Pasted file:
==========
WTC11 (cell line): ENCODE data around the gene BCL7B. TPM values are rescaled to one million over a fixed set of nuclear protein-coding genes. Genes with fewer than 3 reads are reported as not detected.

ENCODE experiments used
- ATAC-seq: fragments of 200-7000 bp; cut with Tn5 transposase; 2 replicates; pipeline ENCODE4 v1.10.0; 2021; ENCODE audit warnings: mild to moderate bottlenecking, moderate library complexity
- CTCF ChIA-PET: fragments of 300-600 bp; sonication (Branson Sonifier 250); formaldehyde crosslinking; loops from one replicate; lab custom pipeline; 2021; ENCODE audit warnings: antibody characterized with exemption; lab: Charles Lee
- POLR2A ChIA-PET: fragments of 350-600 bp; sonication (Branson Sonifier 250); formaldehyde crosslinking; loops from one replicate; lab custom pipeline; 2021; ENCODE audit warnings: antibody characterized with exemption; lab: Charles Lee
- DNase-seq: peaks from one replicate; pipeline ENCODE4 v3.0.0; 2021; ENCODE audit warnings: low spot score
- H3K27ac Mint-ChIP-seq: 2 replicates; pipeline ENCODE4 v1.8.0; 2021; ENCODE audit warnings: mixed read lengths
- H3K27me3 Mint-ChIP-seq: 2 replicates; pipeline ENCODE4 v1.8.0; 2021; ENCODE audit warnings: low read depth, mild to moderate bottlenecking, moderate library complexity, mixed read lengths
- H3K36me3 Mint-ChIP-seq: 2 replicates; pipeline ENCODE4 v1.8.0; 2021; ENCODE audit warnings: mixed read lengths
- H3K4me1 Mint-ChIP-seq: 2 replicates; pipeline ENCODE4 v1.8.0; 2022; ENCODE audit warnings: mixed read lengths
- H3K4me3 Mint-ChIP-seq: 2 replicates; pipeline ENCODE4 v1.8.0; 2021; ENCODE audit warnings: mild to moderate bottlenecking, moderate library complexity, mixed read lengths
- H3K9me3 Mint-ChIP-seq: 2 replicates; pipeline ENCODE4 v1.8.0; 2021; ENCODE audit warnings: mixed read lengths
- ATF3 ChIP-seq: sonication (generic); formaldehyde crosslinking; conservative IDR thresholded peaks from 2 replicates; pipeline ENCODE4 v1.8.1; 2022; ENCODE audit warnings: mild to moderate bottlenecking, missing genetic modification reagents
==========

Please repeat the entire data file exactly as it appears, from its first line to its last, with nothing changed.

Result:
WTC11 (cell line): ENCODE data around the gene BCL7B. TPM values are rescaled to one million over a fixed set of nuclear protein-coding genes. Genes with fewer than 3 reads are reported as not detected.

ENCODE experiments used
- ATAC-seq: fragments of 200-7000 bp; cut with Tn5 transposase; 2 replicates; pipeline ENCODE4 v1.10.0; 2021; ENCODE audit warnings: mild to moderate bottlenecking, moderate library complexity
- CTCF ChIA-PET: fragments of 300-600 bp; sonication (Branson Sonifier 250); formaldehyde crosslinking; loops from one replicate; lab custom pipeline; 2021; ENCODE audit warnings: antibody characterized with exemption; lab: Charles Lee
- POLR2A ChIA-PET: fragments of 350-600 bp; sonication (Branson Sonifier 250); formaldehyde crosslinking; loops from one replicate; lab custom pipeline; 2021; ENCODE audit warnings: antibody characterized with exemption; lab: Charles Lee
- DNase-seq: peaks from one replicate; pipeline ENCODE4 v3.0.0; 2021; ENCODE audit warnings: low spot score
- H3K27ac Mint-ChIP-seq: 2 replicates; pipeline ENCODE4 v1.8.0; 2021; ENCODE audit warnings: mixed read lengths
- H3K27me3 Mint-ChIP-seq: 2 replicates; pipeline ENCODE4 v1.8.0; 2021; ENCODE audit warnings: low read depth, mild to moderate bottlenecking, moderate library complexity, mixed read lengths
- H3K36me3 Mint-ChIP-seq: 2 replicates; pipeline ENCODE4 v1.8.0; 2021; ENCODE audit warnings: mixed read lengths
- H3K4me1 Mint-ChIP-seq: 2 replicates; pipeline ENCODE4 v1.8.0; 2022; ENCODE audit warnings: mixed read lengths
- H3K4me3 Mint-ChIP-seq: 2 replicates; pipeline ENCODE4 v1.8.0; 2021; ENCODE audit warnings: mild to moderate bottlenecking, moderate library complexity, mixed read lengths
- H3K9me3 Mint-ChIP-seq: 2 replicates; pipeline ENCODE4 v1.8.0; 2021; ENCODE audit warnings: mixed read lengths
- ATF3 ChIP-seq: sonication (generic); formaldehyde crosslinking; conservative IDR thresholded peaks from 2 replicates; pipeline ENCODE4 v1.8.1; 2022; ENCODE audit warnings: mild to moderate bottlenecking, missing genetic modification reagents